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Join Radiolab's Latif Nasser at 1pm ET on Monday as he chats with Malcolm Gladwell live on Big Think.
University of Utah research finds that men are especially well suited for fisticuffs.
- With males having more upper-body mass than women, a study looks to find the reason.
- The study is based on the assumption that men have been fighters for so long that evolution has selected those best-equipped for the task.
- If men fought other men, winners would have survived and reproduced, losers not so much.
Built for mayhem<img type="lazy-image" data-runner-src="https://assets.rebelmouse.io/eyJhbGciOiJIUzI1NiIsInR5cCI6IkpXVCJ9.eyJpbWFnZSI6Imh0dHBzOi8vYXNzZXRzLnJibC5tcy8yMjY2NDIyMy9vcmlnaW4uanBnIiwiZXhwaXJlc19hdCI6MTYxMzk4NTQ2OX0.my6nML12F3fEQu3H4G0BScdqgaMZkRQHxgyj-Cmjmzk/img.jpg?width=980" id="906fc" class="rm-shortcode" data-rm-shortcode-id="dd77af7a881631355ed8972437846394" data-rm-shortcode-name="rebelmouse-image" />
Image source: Ollyy/Shutterstock<p>The researchers are, of course, talking averages here, not stating a rule: There are plenty of accomplished female pugilists, as well as lots of males who have no idea how to throw a punch.</p><p>Even so, says co-author <a href="https://www.wofford.edu/academics/majors-and-programs/biology/faculty-and-staff" target="_blank">Jeremy Morris</a> says, "The general approach to understanding why sexual dimorphism evolves is to measure the actual differences in the muscles or the skeletons of males and females of a given species, and then look at the behaviors that might be driving those differences."</p><p>Carrier has been interested in the idea that millennia of male fighting has shaped certain structures in male bodies. Previous research has reinforced his hunch:</p> <ul> <li><a href="https://jeb.biologists.org/content/216/2/236" target="_blank">When a hand is formed into a fist, its structure is self-protective</a>.</li> <li><a href="https://unews.utah.edu/flat-footed-fighters/" target="_blank">Heels planted firmly on the ground augment upper-body power</a>.</li> <li><a href="https://www.ncbi.nlm.nih.gov/pubmed/24909544" target="_blank">A study examined facial bone structure as being especially well-suited for taking a punch</a>.</li> </ul> <p>(That last one is our favorite. Do you know the German word "<a href="https://www.urbandictionary.com/define.php?term=Backpfeifengesicht" target="_blank">backpfeifengesicht</a>?" It's an adjective describing "a face that badly needs a punching.")</p><p>"One of the predictions that comes out of those," asserts Carrier, "is if we are specialized for punching, you might expect males to be particularly strong in the muscles that are associated with throwing a punch."</p>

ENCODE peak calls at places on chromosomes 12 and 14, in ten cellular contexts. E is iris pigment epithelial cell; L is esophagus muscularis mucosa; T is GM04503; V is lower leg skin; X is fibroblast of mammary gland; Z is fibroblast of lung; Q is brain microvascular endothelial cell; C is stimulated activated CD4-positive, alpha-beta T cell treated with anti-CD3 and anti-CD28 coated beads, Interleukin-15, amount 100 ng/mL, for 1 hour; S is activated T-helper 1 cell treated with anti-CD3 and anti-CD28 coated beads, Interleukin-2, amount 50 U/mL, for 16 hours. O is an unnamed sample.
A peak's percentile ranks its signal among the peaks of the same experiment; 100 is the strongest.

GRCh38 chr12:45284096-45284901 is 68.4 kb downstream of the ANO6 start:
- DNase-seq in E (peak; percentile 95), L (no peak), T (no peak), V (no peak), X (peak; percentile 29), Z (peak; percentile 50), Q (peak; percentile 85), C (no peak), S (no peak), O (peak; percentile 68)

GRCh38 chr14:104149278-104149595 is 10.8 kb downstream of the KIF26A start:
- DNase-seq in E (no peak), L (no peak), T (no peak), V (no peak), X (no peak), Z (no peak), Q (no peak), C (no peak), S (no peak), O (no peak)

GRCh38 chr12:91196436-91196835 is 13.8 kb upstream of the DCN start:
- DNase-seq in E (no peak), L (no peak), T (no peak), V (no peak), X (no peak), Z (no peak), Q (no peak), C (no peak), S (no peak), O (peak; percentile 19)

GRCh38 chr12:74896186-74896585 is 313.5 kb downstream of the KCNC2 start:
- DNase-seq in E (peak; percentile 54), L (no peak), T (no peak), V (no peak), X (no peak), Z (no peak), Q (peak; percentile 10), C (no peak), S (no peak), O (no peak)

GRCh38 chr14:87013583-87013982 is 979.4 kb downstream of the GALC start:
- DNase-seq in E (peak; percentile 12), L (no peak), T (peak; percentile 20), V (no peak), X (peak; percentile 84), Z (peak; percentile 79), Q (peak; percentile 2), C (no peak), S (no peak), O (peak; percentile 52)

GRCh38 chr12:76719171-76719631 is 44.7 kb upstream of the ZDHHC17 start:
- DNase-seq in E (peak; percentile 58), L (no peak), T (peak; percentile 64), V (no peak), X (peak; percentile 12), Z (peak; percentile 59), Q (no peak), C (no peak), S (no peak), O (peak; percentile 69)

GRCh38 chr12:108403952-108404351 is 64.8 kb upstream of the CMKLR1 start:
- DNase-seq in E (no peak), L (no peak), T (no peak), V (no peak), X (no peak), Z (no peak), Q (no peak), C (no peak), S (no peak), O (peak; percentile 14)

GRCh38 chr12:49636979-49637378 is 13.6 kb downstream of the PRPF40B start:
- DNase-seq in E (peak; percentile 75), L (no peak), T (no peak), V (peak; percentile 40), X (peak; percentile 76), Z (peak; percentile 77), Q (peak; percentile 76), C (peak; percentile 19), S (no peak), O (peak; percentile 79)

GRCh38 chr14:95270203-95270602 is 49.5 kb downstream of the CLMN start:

Testing the theory<img type="lazy-image" data-runner-src="https://assets.rebelmouse.io/eyJhbGciOiJIUzI1NiIsInR5cCI6IkpXVCJ9.eyJpbWFnZSI6Imh0dHBzOi8vYXNzZXRzLnJibC5tcy8yMjY2NDIzMy9vcmlnaW4uanBnIiwiZXhwaXJlc19hdCI6MTYwNzMxMTE2MH0.UXJICMy57UPYUWskhK98alctOrPidJL9yxMkz3HDQrM/img.jpg?width=980" id="98718" class="rm-shortcode" data-rm-shortcode-id="b12287684ac3e740b70392e6433a6b8f" data-rm-shortcode-name="rebelmouse-image" />
Image source: Ollyy/Shutterstock<p>The researchers measured the punching — and spear-throwing — force of 20 men and 19 women. The assumption was that early humans were punchers <em>and</em> spear-throwers.</p><p>Prior to testing, each participant had filled out an activity questionnaire so that "we weren't getting couch potatoes, we were getting people that were very fit and active," says Morris.</p><p>For punching, participants operated a hand crank that required movement similar to throwing a haymaker. The purpose of the hand crank was to spare participants any damage that might be inflicted on their fists by throwing actual punches. Subjects were also measured pulling a line forward over their heads to assess their strength at throwing a spear.</p><p>Even though all of the participants, male and female, were routinely fit, the average power of males was assessed as being 162% greater than females. There were no gender differences in throwing strength recorded. Other untested, though presumably likely, hand-to-hand combat activities come to mind including tackling, clubbing, running, kicking, scratching, and biting.</p><p>Carrier's takeaway: "This is a dramatic example of sexual dimorphism that's consistent with males becoming more specialized for fighting, and males fighting in a particular way, which is throwing punches."</p>